Hereís a brief excerpt from my diary when I was 13 years old:
Got through a full week of school. I wish I was popular. Everyoneís talking about the dance. Iím sure I wonít go. Dave said hi to me today before I said hi to him, do you think that means something?
Hereís the thoughts of 13 year old Katie Nash, the heroine of True to Form:
Itís beautiful outside, the kind of day where the sun touches you like mothers touch their babiesí cheeks. Your breath rides in your chest like a slow-swaying hammock, and your eyes see in the rich way: Yellow isnít yellow, itís butterscotch; the red on the roses is velvet.
My point is (other than damn, Iím glad Iím not 13 anymore!) is that Elizabeth Bergís latest release doesnít read like the diary of any real 13 year old Iíve ever known. Instead, the narration sounds like an adult looking back at her adolescence in an attempt to finally make some sense out of it, the device used in televisions shows such as The Wonder Years and State of Grace. Despite this touch of artifice, True to Form is another beautiful, delicate work by one of womenís fictionís most lyrical writers.
Katie has already starred in two of Bergís earlier works, Durable Goods and Joy School. True to Form takes place in 1961, the summer before 10th grade. Katieís strict, emotionally distant father has arranged two jobs for his fanciful daughter. She will baby-sit three unruly boys, and help an elderly neighbor care for his bedridden wife. Hardly ideal summer jobs, but Katie knows there will be no changing her intransigent fatherís mind. During her down time, Katie hangs out with her only friend in St. Louis. Like her, Cynthia is a ďloser,Ē but the two friends understand and support each other.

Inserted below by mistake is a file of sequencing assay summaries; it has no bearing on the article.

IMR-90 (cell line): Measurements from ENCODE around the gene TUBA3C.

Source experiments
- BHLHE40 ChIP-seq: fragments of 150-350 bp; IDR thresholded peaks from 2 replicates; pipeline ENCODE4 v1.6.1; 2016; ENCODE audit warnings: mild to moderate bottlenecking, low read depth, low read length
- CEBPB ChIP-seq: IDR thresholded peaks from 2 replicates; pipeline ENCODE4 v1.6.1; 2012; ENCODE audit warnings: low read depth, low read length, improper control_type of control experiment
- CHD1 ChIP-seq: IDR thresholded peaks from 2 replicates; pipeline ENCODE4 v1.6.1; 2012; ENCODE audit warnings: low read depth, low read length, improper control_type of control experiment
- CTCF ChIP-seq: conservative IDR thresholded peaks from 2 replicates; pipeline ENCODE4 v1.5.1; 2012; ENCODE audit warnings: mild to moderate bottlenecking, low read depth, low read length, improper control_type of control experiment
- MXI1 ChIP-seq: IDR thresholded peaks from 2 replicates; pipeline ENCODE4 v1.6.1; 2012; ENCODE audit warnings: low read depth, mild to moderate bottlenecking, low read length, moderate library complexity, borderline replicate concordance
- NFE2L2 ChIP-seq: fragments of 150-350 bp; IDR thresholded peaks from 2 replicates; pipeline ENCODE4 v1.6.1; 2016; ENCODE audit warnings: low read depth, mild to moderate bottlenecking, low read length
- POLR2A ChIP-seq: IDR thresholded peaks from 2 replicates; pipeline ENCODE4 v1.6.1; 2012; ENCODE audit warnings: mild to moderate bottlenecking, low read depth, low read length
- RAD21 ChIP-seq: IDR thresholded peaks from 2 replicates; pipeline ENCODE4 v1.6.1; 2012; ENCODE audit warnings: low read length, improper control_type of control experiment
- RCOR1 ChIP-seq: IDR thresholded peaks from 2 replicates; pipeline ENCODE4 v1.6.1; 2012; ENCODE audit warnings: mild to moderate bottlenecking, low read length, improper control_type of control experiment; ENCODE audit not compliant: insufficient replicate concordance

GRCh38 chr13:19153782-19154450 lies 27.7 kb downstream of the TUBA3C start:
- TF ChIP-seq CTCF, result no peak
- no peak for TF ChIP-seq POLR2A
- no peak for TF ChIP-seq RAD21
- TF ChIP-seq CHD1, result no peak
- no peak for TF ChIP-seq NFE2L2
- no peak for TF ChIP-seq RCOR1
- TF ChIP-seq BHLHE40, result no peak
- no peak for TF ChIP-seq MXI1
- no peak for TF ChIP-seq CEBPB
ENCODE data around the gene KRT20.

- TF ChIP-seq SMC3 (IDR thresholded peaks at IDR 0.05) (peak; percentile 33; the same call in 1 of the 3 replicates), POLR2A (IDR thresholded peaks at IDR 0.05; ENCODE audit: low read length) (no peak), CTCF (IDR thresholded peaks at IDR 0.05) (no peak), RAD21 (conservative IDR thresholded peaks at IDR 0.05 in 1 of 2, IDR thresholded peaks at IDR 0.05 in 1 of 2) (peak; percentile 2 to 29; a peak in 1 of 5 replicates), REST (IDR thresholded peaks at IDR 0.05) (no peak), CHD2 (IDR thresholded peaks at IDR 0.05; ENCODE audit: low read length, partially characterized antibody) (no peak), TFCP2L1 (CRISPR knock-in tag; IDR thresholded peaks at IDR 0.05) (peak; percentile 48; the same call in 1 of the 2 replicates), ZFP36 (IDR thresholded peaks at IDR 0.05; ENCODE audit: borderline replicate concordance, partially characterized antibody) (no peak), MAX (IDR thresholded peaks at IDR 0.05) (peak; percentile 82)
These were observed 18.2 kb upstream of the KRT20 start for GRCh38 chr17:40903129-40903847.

While the events of True to Form arenít as earth shattering as the family crises in Durable Goods or the impossible first crush of Joy School, they are more universal. Katie learns about love and marriage by comparing the affection she witnesses between the Randolphs, the elderly couple she assists, and the barely controlled anger she sees between the Wexlers when she baby-sits their sons. Despite the grief she still feels over her motherís death from cancer several years ago, Katie starts to form a stronger bond with her stepmother, Ginger. She has a chance to return to her former home in Texas and visit her former best friend, Cherylanne, when she wins a radio contest. To her dismay, she realizes that they have grown apart, and their differences have become glaringly obvious, yet their continued correspondence remains one of Katieís most important lifelines.
Perhaps the most momentous episode of that summer occurs when Katie attends a party with the girls from the private school she will be attending in the fall. In a moment of weakness, she betrays Cynthia and is forced to face some hard truths about herself. As Katie says, When you realize that for your whole life you will have to be so careful making choices, it can make you feel tired. Other events emphasize the potential risks in life, as the sensitive teenager who has already experienced her motherís death, her older sisterís flight from the family, and her fatherís occasional cruelty muses on the randomness of fate:
I sit on the bed and think how life is never safe and they should tell you that right off the bat. Things happen out of order and just plain wrong, and there is not one thing you can do about it. The message of every morning is: ?????????
As in most of Bergís novels, there are many passages that demand to be re-read, mulled over and savored. So a brief 200 page novel ends up feeling richer and longer than the page count would indicate. While revisiting adolescence is not always comfortable, Katieís spirit of endurance and her poetís soul make the journey back well worth the effort.